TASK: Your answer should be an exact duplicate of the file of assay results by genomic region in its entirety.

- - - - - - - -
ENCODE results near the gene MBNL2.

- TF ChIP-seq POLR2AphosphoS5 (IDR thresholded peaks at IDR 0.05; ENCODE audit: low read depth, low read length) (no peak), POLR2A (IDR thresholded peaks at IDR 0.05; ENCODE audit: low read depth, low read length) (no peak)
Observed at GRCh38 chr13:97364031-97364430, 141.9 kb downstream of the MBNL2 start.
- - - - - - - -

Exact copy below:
ENCODE results near the gene MBNL2.

- TF ChIP-seq POLR2AphosphoS5 (IDR thresholded peaks at IDR 0.05; ENCODE audit: low read depth, low read length) (no peak), POLR2A (IDR thresholded peaks at IDR 0.05; ENCODE audit: low read depth, low read length) (no peak)
Observed at GRCh38 chr13:97364031-97364430, 141.9 kb downstream of the MBNL2 start.